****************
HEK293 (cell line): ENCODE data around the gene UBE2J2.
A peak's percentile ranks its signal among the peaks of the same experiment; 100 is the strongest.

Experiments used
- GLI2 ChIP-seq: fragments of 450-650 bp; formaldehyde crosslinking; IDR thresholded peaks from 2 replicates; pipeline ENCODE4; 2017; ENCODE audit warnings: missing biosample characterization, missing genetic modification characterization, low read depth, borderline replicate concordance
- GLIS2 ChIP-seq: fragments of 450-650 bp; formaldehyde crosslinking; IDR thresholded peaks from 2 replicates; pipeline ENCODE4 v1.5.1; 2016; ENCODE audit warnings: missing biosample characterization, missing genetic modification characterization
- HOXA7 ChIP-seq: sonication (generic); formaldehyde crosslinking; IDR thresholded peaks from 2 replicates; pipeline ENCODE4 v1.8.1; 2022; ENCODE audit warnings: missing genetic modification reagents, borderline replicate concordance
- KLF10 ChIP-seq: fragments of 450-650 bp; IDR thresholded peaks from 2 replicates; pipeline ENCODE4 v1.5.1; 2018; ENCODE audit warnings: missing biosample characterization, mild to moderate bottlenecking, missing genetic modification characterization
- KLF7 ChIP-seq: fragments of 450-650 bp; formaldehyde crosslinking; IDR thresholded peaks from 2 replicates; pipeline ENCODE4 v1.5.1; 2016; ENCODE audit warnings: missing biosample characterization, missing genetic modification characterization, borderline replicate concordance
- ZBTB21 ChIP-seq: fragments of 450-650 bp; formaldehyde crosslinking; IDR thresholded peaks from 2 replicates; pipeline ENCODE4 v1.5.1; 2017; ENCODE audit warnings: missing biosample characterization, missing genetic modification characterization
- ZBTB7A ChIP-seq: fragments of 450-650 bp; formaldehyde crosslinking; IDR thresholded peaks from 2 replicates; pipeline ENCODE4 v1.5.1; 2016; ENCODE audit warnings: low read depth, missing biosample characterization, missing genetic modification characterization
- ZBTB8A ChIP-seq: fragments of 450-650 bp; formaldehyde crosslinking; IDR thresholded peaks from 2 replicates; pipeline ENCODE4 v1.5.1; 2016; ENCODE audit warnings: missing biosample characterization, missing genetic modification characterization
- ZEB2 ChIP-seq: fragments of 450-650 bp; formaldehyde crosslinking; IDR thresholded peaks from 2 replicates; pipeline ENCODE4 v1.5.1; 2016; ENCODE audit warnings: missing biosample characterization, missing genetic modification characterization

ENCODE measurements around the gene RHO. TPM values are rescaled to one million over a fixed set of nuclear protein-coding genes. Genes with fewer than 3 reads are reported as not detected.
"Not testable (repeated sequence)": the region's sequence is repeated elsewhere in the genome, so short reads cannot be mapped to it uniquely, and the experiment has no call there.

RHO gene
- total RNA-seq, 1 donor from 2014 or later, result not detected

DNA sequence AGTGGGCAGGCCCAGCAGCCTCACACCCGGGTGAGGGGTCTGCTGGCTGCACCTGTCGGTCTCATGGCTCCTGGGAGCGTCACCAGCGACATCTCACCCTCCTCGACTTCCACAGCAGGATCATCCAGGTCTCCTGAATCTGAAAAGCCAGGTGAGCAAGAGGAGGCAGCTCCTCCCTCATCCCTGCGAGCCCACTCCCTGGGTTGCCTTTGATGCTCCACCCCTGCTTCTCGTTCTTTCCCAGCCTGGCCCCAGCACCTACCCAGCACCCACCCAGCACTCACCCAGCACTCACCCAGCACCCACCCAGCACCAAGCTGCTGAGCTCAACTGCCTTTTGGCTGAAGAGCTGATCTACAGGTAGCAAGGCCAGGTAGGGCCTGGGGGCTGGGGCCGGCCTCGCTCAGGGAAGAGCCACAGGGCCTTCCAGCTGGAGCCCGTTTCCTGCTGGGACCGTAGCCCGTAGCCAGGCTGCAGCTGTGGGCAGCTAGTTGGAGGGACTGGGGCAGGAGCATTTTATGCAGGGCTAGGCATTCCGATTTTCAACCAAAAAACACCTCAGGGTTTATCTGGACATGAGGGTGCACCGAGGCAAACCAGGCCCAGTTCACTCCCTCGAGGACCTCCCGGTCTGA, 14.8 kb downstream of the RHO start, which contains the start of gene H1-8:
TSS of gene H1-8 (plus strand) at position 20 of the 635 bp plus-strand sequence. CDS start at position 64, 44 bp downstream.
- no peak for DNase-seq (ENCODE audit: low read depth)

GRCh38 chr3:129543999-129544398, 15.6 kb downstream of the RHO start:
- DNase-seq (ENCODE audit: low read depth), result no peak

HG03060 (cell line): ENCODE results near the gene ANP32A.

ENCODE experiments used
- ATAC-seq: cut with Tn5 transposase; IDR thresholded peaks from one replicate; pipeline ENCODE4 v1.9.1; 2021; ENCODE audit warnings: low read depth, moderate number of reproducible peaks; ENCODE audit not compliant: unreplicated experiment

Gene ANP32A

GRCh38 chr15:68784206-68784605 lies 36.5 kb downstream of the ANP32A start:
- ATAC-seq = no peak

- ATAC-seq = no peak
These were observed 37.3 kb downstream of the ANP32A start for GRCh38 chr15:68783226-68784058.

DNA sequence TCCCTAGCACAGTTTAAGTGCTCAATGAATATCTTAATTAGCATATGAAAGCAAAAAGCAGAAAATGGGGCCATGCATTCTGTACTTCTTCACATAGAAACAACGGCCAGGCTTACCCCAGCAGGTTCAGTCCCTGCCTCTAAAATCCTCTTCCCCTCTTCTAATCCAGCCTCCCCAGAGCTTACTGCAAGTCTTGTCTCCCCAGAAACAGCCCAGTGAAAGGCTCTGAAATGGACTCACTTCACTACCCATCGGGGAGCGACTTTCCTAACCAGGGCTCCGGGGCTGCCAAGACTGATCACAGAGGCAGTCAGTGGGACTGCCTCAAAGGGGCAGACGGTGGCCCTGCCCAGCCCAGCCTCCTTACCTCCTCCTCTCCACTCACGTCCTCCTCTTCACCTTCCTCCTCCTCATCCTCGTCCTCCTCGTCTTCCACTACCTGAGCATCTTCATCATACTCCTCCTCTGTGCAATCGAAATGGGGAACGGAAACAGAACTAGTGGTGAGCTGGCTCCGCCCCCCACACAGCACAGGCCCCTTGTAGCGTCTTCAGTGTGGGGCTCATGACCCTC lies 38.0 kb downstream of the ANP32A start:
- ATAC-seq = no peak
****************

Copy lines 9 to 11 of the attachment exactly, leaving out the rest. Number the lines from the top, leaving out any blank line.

- ZBTB21 ChIP-seq: fragments of 450-650 bp; formaldehyde crosslinking; IDR thresholded peaks from 2 replicates; pipeline ENCODE4 v1.5.1; 2017; ENCODE audit warnings: missing biosample characterization, missing genetic modification characterization
- ZBTB7A ChIP-seq: fragments of 450-650 bp; formaldehyde crosslinking; IDR thresholded peaks from 2 replicates; pipeline ENCODE4 v1.5.1; 2016; ENCODE audit warnings: low read depth, missing biosample characterization, missing genetic modification characterization
- ZBTB8A ChIP-seq: fragments of 450-650 bp; formaldehyde crosslinking; IDR thresholded peaks from 2 replicates; pipeline ENCODE4 v1.5.1; 2016; ENCODE audit warnings: missing biosample characterization, missing genetic modification characterization